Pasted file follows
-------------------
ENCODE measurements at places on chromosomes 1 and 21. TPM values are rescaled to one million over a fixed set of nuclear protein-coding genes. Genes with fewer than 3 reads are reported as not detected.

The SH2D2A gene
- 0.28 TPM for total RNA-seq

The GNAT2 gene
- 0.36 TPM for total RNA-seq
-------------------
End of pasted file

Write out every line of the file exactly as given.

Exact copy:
ENCODE measurements at places on chromosomes 1 and 21. TPM values are rescaled to one million over a fixed set of nuclear protein-coding genes. Genes with fewer than 3 reads are reported as not detected.

The SH2D2A gene
- 0.28 TPM for total RNA-seq

The GNAT2 gene
- 0.36 TPM for total RNA-seq